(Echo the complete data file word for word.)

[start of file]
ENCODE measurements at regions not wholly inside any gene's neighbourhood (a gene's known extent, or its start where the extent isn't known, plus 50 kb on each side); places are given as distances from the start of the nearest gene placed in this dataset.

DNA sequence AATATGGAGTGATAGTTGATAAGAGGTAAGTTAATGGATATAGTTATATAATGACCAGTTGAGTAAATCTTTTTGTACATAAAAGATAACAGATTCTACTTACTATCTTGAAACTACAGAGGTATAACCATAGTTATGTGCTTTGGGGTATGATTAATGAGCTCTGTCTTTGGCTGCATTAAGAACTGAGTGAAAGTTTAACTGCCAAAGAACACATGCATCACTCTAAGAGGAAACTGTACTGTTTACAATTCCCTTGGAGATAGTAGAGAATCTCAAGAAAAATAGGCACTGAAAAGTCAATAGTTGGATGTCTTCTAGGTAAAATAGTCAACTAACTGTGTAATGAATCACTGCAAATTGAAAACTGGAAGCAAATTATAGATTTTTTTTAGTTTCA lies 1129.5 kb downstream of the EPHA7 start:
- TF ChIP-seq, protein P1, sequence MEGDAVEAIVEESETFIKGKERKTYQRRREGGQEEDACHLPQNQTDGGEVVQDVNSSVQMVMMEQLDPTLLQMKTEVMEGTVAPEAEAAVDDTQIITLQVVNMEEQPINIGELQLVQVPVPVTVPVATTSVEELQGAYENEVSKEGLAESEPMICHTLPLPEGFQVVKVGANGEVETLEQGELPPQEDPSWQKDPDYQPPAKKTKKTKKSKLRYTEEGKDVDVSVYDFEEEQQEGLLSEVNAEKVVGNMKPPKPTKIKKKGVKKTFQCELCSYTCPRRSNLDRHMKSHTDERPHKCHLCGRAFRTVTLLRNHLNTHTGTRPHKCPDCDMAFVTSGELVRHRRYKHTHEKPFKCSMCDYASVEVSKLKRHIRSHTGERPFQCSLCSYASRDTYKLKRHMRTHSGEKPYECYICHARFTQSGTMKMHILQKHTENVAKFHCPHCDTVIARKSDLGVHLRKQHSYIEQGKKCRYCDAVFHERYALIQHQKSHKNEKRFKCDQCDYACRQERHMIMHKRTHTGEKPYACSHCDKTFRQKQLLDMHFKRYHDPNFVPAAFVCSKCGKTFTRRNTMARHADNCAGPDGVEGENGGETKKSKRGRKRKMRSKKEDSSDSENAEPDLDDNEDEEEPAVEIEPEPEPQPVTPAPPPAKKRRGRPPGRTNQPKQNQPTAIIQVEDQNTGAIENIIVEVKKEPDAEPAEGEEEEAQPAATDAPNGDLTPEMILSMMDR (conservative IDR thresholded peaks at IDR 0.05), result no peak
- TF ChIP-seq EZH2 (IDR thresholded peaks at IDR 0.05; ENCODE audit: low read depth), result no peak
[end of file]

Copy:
ENCODE measurements at regions not wholly inside any gene's neighbourhood (a gene's known extent, or its start where the extent isn't known, plus 50 kb on each side); places are given as distances from the start of the nearest gene placed in this dataset.

DNA sequence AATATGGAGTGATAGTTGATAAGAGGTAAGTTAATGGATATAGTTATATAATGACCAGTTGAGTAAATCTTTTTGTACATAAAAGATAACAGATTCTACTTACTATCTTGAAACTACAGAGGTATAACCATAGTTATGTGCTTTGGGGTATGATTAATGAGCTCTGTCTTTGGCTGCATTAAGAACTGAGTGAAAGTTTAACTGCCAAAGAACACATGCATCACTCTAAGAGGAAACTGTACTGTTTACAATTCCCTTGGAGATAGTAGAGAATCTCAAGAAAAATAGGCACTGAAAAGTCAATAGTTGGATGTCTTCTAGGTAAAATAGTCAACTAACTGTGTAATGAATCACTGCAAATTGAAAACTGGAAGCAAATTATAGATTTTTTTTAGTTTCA lies 1129.5 kb downstream of the EPHA7 start:
- TF ChIP-seq, protein P1, sequence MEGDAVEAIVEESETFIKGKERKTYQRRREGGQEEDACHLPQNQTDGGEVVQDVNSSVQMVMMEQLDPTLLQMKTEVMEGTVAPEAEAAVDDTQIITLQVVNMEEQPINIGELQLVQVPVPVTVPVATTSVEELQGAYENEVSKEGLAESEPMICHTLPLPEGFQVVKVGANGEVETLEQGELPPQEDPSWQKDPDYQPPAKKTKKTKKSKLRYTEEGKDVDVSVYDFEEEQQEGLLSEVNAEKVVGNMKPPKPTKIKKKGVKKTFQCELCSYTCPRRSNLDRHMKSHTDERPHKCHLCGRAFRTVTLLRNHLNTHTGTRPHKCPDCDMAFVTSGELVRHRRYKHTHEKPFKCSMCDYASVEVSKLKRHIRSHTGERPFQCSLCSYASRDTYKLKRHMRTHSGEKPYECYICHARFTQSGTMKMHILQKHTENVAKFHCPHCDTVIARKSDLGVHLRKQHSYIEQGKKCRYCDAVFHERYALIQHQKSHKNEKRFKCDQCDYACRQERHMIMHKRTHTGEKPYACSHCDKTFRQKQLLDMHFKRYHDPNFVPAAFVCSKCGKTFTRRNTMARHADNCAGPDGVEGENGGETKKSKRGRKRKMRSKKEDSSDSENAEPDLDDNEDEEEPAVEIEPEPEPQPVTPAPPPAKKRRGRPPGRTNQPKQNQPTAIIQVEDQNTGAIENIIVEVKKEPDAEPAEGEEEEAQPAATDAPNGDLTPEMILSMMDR (conservative IDR thresholded peaks at IDR 0.05), result no peak
- TF ChIP-seq EZH2 (IDR thresholded peaks at IDR 0.05; ENCODE audit: low read depth), result no peak